They know there’s a terrific opportunity to finish the oft-talked about Robbie Williams suite.

They know that Port Vale needs to build bridges with local communities and start getting into local schools to nurture the next generation of fans.

They also know that the honeymoon period hasn’t really ended for them.

Barring a blip about six weeks ago when the team wasn’t performing, Messrs Wildes and Smurthwaite haven’t seen supporter unrest and haven’t had to deal with anger and frustration at games, in the media or on the internet.

The acid test for them will come if we lose six games on the trot and are sitting in the bottom three half way through next season.

That’s when you have to hold your nerve as the owner of a club and not get swept along by disappointment or have a knee-jerk reaction.

This sport is the graveyard of many a fair-weather owner and it is good to know that Norman and Paul who, (by their own admission) are not football people, are ‘in it for the long-haul’.

I certainly hope so.

They have been as good as their word so far, backed the manager in the transfer market, and done their best to listen to fans’ concerns.

In return, I hope supporters will give them time and all the backing they need when the going gets tough.

After everything that’s gone on in recent years – the protests, the boardroom shenanigans, the broken promises, the fantasy deals, the administration, the bucket collections, the vanishing bidder and finally a takeover – this season’s achievement must rank up there with one of English football’s greatest comebacks.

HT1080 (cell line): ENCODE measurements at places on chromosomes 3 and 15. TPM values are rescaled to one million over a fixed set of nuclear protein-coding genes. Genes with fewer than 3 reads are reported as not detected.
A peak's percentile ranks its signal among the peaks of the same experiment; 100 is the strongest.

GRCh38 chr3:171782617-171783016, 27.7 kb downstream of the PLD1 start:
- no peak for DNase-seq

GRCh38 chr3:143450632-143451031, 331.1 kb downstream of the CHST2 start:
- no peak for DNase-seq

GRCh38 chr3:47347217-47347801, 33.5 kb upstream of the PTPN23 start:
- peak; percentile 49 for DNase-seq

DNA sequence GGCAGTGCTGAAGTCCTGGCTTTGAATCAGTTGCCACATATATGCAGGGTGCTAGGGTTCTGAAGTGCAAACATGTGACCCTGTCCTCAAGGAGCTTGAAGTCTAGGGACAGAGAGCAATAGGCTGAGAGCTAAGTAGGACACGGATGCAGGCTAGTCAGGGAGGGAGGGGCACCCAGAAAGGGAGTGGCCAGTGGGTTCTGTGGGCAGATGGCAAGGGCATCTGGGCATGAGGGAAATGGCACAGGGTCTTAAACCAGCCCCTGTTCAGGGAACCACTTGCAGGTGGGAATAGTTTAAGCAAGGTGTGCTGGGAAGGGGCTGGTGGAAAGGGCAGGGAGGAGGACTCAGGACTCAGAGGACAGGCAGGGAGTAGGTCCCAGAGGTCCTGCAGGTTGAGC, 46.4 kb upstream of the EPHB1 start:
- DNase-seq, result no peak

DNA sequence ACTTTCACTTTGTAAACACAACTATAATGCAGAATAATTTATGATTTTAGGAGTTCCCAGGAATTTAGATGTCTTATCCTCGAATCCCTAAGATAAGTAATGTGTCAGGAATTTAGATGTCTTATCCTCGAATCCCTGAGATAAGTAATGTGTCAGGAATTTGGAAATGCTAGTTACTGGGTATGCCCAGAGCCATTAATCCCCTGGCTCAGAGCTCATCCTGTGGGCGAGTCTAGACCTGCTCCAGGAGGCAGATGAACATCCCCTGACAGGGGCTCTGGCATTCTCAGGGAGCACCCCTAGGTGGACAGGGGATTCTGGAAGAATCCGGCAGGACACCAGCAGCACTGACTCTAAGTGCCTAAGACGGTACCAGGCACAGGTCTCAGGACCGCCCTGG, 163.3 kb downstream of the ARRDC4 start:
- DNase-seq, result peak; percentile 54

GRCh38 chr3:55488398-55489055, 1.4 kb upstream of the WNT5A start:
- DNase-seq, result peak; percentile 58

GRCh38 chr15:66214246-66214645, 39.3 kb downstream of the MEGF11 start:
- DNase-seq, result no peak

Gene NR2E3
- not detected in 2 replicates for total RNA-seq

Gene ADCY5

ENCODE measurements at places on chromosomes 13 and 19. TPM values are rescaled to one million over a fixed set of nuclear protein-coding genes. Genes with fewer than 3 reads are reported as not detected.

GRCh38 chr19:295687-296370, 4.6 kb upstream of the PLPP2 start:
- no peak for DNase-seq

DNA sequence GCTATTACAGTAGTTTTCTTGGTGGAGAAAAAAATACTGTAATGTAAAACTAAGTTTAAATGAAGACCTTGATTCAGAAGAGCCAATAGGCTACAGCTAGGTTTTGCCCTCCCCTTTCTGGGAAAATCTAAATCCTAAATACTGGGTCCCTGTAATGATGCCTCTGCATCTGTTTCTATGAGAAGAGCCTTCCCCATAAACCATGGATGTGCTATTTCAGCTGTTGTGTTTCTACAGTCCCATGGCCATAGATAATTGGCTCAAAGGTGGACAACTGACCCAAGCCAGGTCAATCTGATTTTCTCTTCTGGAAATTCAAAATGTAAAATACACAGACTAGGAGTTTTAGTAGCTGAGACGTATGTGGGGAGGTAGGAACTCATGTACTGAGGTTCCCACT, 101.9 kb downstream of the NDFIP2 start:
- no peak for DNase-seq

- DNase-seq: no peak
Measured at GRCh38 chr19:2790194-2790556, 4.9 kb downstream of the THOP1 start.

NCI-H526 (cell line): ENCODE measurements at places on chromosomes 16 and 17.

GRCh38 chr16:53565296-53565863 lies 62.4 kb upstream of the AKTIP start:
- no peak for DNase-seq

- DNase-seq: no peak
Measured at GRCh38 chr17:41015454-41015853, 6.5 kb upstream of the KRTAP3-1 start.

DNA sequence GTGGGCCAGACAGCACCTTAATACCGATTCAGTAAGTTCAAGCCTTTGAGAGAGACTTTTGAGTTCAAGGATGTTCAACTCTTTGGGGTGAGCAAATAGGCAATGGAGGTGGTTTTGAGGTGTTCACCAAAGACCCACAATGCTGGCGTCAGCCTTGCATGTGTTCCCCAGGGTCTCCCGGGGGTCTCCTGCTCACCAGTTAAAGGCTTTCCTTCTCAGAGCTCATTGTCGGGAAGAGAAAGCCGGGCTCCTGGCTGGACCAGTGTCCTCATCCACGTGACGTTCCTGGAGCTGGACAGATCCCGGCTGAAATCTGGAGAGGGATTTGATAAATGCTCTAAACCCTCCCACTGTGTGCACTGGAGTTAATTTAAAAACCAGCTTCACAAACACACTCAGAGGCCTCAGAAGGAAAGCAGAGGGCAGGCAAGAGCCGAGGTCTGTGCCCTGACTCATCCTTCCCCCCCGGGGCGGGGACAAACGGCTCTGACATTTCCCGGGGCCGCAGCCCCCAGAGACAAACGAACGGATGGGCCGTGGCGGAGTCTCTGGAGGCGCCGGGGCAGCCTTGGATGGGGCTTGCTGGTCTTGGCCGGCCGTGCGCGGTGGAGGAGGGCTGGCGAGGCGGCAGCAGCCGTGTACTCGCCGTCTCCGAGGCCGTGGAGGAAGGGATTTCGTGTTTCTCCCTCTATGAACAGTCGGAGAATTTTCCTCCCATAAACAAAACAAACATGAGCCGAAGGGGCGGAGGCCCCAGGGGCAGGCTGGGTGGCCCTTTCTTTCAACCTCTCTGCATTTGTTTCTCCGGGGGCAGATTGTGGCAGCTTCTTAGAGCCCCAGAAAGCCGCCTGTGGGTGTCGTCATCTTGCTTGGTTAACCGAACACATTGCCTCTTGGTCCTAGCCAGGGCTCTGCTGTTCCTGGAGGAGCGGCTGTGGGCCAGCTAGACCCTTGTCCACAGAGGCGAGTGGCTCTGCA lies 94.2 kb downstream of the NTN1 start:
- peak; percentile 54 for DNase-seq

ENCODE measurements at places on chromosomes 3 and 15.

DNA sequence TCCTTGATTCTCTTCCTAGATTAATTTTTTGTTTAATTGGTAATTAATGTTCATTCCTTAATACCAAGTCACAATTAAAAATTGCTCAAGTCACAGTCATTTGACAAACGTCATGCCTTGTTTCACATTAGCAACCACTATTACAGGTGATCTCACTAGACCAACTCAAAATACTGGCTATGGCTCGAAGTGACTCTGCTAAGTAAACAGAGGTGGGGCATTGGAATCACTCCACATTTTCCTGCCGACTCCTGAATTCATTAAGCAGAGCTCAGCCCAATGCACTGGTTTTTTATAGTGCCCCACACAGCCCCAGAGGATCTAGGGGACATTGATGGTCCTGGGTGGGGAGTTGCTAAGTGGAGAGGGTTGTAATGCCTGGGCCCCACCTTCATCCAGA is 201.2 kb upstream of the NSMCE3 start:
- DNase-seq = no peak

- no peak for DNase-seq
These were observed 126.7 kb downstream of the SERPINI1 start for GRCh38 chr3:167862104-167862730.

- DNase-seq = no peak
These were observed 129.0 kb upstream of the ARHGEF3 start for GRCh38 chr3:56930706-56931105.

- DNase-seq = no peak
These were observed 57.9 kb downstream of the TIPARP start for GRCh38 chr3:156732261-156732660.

Of course, we shouldn’t forget that very soon the administrators who successfully sold the club will soon become liquidators for the old Valiant 2001 business.

This will give them far greater powers and certain people who owed Valiant 2001 (and its creditors) money can hopefully expect a call soon.

Let’s also not forget that, thanks to the Supporters’ Club, Staffordshire Police are currently investigating allegations of wrong-doing by some former directors of the club.

These activities don’t affect the Port Vale which has just been promoted to League One but I’m sure they are still important to the many fans and shareholders who lost out when the club went bump.

For now, however, Port Vale fans can enjoy the moment and reflect on just how far their club has come.

From the blink of oblivion to promotion and celebration.

Who would have believed it?

Read my Personally Speaking columns in The Sentinel every Tuesday

Smurthwaite calls for noisy fans and no let up as Vale close in on promotion